(2) When a Hindu governed by any school of Hindu Law other than the Dayabhaga School or by customary Law dies having at the time of his death an interest in a Hindu joint family property his widow shall, subject to the provisions of Sub-section (3), have in the property the same interest as he himself had.
(3) Any interest devolving on a Hindu widow under the provisions of this section shall be the limited interest known as a Hindu woman's estate, provided however that she shall have the same right of claiming partition as a male owner.
(4) The provisions of this section shall not apply to an estate which by a customary or other rule of succession or by the terms of the grant applicable thereto descends to a single heir or to any property to which the Jaipur Succession Act, 1943 applies.
4. Nothing in this Act shall apply to the property of any Hindu dying intestate before the commencement of this Act.
5. For the purpose of this Act, a person shall be deemed to die intestate in respect of all property of which he has not made a testamentary disposition which is capable of taking effect'
It will be seen that these sections are an exact reproduction of like sections of the Act of 1937 as amended by the Act of 1938 except that in Subsection (4) of Section 3, the phrase 'Indian Succession Act, 1925' is substituted by the phrase 'Jaipur Succession Act, 1943'. The position of the widow of Udai Prakash who was admittedly subject to the Mitakshara School, therefore, was that when the latter died intestate, then under Sub-section (1) of Section 3 of the Act of 1947, she was entitled in respect of her husband's separate property to the same share as a son, and, therefore, in the absence of a son, to his entire property. It may further be noted that under Sub-section (3) of Section 3, the interest which so devolved on her was a Hindu Woman's estate though a further right was given to her that she had the same right to claim partition as the male owner whose estate devolved on her.
5. The short question which then arises for determination is whether a widow who was entitled to the benefit of the Jaipur Act of 1947 can be said to have received the estate of her deceased husband on succession, that is, by inheritance within the meaning of Section 214 of the Jaipur Succession Act which is, for all practical purposes, in the same terms as the Indian Succession Act, As to this question, there are decisions on both sides of the line. These may be succinctly classified somewhat like this.
6. One view is that under the Hindu Law, there are only two modes of devolution of property. (1) survivorship and (2) succession. The rule of survivorship is applicable in the case of a joint family property while the rules of succession apPly to property held otherwise by the last owner. It may further be pointed out that while the Mitakshara system recognises both these modes, the Dayabhaga recognises succession only. It is unquestionable that a Hindu widow is not a member of the coparcenery, and, therefore she is not entitled to receive any property by the right of survivorship. That being so, whatever she gets can only be by the other mode namely inheritance of succession. It must follow, therefore, on this view that the Hindu widow before she can obtain a decree with respect to a debt owing to her husband must obtain a succession certificate with respect to it. This view has been adopted in a number of cases and its best exposition is to be found in Jadaobai v. Puranmal, AIR 1944 Nag 243 and Shiveshwar Prasad v. Harnarain Mal, AIR 1945 Pat 116. The other cases adopting the same view are Saradambal v. Subbarama, AIR 1942 Mad 212 and Rajendrabati v. Mungalal, AIR 1953 Pat 129 and Kedar Nath v. Radha Shyam, AIR 1953 Pat 81.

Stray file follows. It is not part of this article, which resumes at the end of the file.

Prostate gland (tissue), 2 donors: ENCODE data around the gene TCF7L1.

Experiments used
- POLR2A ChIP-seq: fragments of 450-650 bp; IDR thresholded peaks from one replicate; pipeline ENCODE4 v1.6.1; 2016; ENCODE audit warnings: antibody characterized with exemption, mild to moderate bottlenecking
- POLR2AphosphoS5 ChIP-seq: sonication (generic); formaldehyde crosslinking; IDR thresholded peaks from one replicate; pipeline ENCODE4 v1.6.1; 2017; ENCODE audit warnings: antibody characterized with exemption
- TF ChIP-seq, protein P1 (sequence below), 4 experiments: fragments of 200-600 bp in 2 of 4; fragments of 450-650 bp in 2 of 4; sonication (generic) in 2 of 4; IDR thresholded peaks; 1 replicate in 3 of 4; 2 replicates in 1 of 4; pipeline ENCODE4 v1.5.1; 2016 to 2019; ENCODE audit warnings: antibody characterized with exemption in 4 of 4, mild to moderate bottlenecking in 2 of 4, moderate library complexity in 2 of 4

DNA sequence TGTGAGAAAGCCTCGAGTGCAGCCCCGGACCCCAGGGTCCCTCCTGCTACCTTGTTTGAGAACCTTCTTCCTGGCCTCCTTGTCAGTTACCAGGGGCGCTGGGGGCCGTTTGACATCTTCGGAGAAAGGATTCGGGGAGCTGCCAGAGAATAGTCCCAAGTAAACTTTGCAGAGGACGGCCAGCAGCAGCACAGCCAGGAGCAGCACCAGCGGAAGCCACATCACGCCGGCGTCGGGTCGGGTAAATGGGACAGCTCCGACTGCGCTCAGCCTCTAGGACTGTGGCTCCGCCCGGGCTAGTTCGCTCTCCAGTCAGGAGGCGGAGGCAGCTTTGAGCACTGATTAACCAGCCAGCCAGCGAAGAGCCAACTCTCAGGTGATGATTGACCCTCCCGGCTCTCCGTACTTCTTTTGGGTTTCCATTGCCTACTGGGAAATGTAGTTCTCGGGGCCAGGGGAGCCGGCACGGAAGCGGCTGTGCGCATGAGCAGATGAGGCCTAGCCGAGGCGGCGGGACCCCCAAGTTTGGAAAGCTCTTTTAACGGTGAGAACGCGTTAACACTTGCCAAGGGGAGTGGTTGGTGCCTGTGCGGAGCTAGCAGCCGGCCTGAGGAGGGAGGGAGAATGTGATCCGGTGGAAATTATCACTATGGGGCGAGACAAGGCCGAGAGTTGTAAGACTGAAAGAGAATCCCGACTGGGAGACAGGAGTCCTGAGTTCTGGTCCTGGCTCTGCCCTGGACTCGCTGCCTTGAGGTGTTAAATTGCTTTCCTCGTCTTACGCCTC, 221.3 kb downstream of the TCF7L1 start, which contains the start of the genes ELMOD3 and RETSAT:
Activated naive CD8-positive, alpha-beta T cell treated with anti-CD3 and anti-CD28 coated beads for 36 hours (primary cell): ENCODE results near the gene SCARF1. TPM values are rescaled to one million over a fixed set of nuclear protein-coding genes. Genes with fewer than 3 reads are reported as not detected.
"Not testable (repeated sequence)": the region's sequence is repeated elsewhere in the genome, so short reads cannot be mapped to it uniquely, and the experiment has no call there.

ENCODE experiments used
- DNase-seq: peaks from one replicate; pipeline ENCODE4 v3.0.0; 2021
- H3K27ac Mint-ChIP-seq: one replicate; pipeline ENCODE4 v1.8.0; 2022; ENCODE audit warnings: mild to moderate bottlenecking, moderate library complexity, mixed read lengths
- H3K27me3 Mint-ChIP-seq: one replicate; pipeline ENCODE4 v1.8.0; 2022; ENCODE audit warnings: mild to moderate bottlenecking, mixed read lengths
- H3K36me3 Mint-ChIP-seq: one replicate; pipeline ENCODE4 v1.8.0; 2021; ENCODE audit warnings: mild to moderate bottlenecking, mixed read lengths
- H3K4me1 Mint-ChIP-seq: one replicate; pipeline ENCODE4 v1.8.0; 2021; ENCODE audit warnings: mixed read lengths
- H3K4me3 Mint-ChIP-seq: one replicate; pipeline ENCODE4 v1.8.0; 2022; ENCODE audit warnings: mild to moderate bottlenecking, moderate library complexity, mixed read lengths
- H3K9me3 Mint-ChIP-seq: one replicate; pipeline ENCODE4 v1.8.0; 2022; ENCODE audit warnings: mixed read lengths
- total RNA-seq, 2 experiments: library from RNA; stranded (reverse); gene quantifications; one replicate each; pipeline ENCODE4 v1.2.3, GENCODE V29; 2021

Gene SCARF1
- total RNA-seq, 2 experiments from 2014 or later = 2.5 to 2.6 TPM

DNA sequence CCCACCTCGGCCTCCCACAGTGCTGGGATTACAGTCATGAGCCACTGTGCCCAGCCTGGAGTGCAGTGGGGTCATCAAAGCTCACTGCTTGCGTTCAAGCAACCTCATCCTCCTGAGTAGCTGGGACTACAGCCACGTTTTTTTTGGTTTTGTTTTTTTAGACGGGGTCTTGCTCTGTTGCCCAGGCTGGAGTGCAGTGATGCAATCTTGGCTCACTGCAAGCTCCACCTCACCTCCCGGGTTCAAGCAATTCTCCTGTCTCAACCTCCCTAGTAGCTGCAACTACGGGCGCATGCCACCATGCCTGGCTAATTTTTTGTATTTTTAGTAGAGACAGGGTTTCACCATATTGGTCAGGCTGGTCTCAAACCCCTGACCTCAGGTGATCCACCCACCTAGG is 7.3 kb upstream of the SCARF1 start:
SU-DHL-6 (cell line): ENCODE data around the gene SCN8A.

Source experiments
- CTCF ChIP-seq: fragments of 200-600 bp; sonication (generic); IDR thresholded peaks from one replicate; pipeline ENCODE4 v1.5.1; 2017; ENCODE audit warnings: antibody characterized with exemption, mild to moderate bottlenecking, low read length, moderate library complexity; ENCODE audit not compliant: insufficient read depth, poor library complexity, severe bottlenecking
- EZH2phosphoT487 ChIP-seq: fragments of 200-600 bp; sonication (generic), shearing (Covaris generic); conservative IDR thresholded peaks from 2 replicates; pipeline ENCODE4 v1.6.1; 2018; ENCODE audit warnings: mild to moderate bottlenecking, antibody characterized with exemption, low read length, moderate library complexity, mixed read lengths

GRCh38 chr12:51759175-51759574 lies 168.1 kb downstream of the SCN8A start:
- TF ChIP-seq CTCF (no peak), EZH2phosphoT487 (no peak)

7. In AIR 1944 Nag 243 (Supra) which is a case practically on all fours with the present one it was held by the Nagpur High Court that on the death of a Hindu, who had obtained a money decree, his widow obtained the right to execute the decree on succession, and, therefore a succession certificate was necessary to the extent of her interest in the property. The ratio of the decision is contained in the following extract of the judgment:
'The Act 19 of 1937, was enacted with a view to giving better rights to woman in respect of property. There are no words in the Act by which she can be deemed to be a coparcener and the interest which devolves on her is declared to be a 'Hindu Woman's estate'. It is thus clear that she does not take the property by survivorship. Consequently it has to be held that she takes it by succession, and by succession she takes a limited estate known as the 'Hindu woman's estate'.'
A little later, the learned Judges pointed out that
'Survivorship having been ruled out the only other mode by which she will be clothed with the rights of her husband in the property, though to a limited extent, would be by succession or inheritance if she claims under the Hindu Women's Rights to Property Act.'
The view taken by Horwill J. in Natarajan Chettiar v. Perumal Ammal, AIR 1943 Mad 246 on the other side of the line to the effect that the widow obtains her rights as a sort of a survival of the husband's persona in her was definitely dissented from, and it was thought that the only alternative to devolution by survivorship was devolution by succession, arid there could be no other midway course.